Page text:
I am clear, therefore, in the opinion that the construction of the Pension Office is the correct and the only one of which the section is susceptible. I have the honor to be, very respectfully, your obedient servant,

REVERDY JOHNSON. Hon. Thomas Ewing,

Secretary of the Interior.

THE GRANT OF LAND ON DES MOINES RIVER TO IOWA.

The grant of alternate sections of land on Des Moines river to Iowa, by the act of 8th August,

1846, extends the entire length of the stream, as well above as below the Raccoon fork. The purpose of the grant was to aid Iowa to improve the navigation of the said river from its

mouth to the Raccoon fork ; but the grant itself is not limited to the section to be thus im

proved. But the question was disposed of by a former Secretary of the Treasury whilst the Land Office

belonged to his department, and the subject is now res judicata, and beyond the control of the Secretary of the Interior. (Bank of the Metropolis ds. the United States, 15 Peters, 401.)

ATTORNEY GENERAL'S OFFICE,

July 19, 1850. Sir: The questions presented in the matter of the Des Moines grant, made to the territory of Iowa by the act of Congress of the 8th of August, 1846, upon which, under an appeal to your predecessor from the decision of the Secretary of the Interior, he required the opinion of this office, are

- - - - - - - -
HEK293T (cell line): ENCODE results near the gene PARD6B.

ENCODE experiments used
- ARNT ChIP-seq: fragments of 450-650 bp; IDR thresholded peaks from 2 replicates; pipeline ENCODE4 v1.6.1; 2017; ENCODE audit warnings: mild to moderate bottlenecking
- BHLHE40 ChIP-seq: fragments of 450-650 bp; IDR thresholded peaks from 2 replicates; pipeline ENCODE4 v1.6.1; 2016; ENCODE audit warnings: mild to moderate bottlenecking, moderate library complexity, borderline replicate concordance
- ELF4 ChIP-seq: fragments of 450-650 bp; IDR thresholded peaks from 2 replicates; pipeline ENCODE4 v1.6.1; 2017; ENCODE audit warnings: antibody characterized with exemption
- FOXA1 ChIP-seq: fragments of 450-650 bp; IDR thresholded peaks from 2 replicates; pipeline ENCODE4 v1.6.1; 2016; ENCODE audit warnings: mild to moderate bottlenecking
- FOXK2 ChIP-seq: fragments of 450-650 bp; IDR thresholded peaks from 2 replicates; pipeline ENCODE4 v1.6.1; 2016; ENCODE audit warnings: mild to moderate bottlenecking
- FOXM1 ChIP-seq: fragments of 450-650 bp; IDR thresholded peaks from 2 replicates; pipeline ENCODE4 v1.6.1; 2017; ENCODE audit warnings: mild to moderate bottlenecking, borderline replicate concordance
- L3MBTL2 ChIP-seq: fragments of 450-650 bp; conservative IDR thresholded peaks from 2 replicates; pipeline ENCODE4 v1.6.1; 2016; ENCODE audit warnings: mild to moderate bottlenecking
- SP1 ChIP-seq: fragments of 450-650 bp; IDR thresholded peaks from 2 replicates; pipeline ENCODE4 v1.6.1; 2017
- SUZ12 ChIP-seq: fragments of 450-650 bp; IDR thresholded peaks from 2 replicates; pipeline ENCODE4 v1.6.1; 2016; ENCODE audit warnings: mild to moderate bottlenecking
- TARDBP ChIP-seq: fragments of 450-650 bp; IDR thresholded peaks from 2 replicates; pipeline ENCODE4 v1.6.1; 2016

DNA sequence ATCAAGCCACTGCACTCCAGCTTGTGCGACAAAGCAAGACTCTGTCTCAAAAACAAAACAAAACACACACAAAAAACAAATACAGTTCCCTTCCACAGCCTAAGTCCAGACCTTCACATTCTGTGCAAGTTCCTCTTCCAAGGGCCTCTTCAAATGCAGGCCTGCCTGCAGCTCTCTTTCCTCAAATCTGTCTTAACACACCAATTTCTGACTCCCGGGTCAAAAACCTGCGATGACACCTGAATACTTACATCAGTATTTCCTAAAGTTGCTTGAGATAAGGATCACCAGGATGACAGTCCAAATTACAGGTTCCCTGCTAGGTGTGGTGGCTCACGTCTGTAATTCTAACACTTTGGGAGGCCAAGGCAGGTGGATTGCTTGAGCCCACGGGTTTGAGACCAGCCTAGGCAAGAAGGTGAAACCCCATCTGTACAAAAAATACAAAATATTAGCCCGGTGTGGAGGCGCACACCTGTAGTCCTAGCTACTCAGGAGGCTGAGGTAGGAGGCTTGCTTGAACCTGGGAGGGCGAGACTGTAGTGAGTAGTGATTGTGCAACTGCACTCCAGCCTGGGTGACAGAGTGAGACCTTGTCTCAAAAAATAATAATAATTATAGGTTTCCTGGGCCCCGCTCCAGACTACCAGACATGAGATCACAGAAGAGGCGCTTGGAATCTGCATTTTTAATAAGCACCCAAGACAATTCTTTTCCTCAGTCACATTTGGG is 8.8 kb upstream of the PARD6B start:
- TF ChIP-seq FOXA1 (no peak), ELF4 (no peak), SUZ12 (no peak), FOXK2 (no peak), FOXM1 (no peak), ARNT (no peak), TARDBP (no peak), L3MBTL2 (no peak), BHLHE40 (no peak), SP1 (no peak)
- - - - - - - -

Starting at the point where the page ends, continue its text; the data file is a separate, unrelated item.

1st. What is the extent of the grant? and

2d. Had it been finally adjudicated before the decision appealed from was made ?

First, then, is the strip five miles in width on each side of the Des Moines river granted, limited in length to what is called the Raccoon fork; or is the grant co-extensive with the length of the river? The grant is made by the first section of the act, and is in these words: “There be and hereby is granted to the Territory of Iowa, for the purpose of aiding said Territory to improve the navigation of Des Moines river from its mouth to the Raccoon fork, (so called,) in said Territory, one moiety of the public lands remaining unsold and not otherwise disposed of, encumbered, or appropriated, in a strip of five miles in width on each side of said river, to be selected by an agent or agents to be appointed by the Governor of said Territory, subject to the approval of the Secretary of the Treasury of the United States." The Commissioner of the Land Office and the Secretary of the Interior think that the Raccoon fork is the limit of the grant, and its northern terminus.